Tanja Ritterbex

Maastricht/Amsterdam (NL)

2015 / nail polish, acrylic, latex, wood glue, oil paint on paper / 21 x 29,7 cm

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Tanja is currently a student in the De Ateliers,
previously Kunstakademie Düsseldorf, prior to beginning her studies in Germany she graduated the Academy of Fine art and Design in Maastricht.
At this moment painting is the key focus of her practice, but she also creates installations, sculptures and videos. No matter the medium, self-reflection and social critique are constants in her work.
Fascinated with the “spectacle of everyday life” Tanja’s works feature figurative subjects close to the artist, or the artist herself.
Ritterbex states that she paints on a canvas like it’s a diary. “It’s about me and about women, what women dream about; big breasts or a lot of chocolate, a new bag, these kinds of things – our female landscape”.
When asked about her cheeky approach to the social context and figures she responses by saying “I don’t know if parody is the right word, but I like to keep humour and this sense of playfulness in the work. I am not laughing at them or at myself. I am using our behaviour and my own curiosity and experiences, I’m asking questions of myself of us, of women”.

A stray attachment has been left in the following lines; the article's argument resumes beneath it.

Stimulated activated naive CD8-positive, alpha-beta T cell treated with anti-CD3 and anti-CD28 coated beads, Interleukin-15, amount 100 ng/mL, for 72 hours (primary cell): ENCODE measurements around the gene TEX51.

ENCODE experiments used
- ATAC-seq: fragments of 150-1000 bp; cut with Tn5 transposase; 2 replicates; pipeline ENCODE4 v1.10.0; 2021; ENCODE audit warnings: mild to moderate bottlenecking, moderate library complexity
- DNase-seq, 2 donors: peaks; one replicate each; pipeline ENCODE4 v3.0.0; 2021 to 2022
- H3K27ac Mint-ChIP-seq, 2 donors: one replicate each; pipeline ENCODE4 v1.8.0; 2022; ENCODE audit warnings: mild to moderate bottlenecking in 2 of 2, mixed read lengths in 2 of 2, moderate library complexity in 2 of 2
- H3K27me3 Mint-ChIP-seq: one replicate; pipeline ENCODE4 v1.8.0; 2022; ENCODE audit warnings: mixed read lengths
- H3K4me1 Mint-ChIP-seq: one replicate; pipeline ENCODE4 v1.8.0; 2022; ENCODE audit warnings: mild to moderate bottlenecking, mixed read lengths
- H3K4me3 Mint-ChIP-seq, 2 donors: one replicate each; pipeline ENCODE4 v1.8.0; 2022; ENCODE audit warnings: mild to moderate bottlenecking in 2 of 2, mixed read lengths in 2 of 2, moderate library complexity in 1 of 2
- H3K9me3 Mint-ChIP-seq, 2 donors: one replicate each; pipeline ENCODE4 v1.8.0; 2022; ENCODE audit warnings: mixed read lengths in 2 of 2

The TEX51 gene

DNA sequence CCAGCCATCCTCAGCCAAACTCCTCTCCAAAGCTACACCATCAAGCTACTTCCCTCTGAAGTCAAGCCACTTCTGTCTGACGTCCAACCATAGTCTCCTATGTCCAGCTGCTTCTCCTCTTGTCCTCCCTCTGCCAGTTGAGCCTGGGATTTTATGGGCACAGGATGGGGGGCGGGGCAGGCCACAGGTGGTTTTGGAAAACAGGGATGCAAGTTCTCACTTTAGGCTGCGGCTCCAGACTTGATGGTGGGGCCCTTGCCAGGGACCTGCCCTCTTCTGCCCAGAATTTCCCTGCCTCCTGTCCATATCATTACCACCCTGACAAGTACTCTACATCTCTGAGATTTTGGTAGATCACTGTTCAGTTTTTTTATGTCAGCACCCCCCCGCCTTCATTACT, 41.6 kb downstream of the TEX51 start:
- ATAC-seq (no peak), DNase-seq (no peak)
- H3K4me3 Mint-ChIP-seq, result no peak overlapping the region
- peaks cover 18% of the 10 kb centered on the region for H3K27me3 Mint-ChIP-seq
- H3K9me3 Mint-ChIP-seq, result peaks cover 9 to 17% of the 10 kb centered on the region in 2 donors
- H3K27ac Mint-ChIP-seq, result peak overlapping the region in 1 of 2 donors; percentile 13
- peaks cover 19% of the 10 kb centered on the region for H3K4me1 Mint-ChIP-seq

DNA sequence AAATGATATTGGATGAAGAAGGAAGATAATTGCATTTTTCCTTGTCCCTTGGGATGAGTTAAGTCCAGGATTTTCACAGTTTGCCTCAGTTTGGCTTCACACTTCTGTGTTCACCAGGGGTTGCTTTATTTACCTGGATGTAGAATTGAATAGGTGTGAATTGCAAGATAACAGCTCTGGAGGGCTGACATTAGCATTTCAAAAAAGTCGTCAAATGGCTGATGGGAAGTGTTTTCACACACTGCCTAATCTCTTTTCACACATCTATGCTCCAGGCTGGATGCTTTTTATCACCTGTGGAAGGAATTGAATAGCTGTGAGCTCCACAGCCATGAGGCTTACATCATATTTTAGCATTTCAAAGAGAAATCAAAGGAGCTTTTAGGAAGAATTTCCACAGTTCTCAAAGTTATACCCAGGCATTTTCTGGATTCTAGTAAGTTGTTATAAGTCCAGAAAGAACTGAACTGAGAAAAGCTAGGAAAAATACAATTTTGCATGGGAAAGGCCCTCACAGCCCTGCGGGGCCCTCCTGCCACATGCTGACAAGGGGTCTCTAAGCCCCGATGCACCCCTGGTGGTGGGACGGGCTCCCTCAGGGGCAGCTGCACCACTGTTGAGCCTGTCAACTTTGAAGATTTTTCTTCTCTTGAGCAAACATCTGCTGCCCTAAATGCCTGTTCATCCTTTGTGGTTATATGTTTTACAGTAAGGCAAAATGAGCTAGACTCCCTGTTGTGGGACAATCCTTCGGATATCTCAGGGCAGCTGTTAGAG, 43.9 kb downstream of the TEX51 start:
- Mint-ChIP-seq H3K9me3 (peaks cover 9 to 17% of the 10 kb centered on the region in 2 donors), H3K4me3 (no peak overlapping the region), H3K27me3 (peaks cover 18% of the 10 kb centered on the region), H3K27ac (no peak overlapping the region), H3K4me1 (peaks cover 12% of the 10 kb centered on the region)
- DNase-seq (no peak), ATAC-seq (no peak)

The paintings by Dutch artist Tanja Ritterbex are an artistic instrument and objects of self-critique.

Driven by the dynamics of paint her practice is both spontaneous and systematic; each work is consciously planned, but when it comes to putting brush to canvas her application is “based in immediacy”.

Tanja’s paintings start with small test canvases, which she calls her sketchbook which lead to a traditional cartoon on canvas, colour blocking and finally layers of acrylic paint applied quickly – “wet on wet”.
By developing a consistent visual vocabulary of intense colour, glitter and conflicting lines of sight, a unique tongue and cheek vision of “her world” comes to life in both her painted and video works.
“She keeps a sense of humour and playfulness in each work” while at the same time presenting a critical and often extreme portraiture of herself and her peers.

Perhaps at first glance the paintings by Tanja Ritterbex appear decorative and colourful but it is not her aim to create simply pleasing images. Her use of colour and vibrancy is a way to draw the public in, to alert them and grab their attention. Ritterbex playfully uses intense colour and textures to draw attention to certain details or aspects of her work – to emphasise beauty or ugliness in her subject. Her works in paint and video both question the societal and personal pressures experienced by the artist. The use of her own body as a medium creates parallels with Atelier Van Lieshout’s oeuvre of human systems, sexuality and the effects of the machine that is society. Each work from Ritterbex presents her perspective and critique on herself and her peers.

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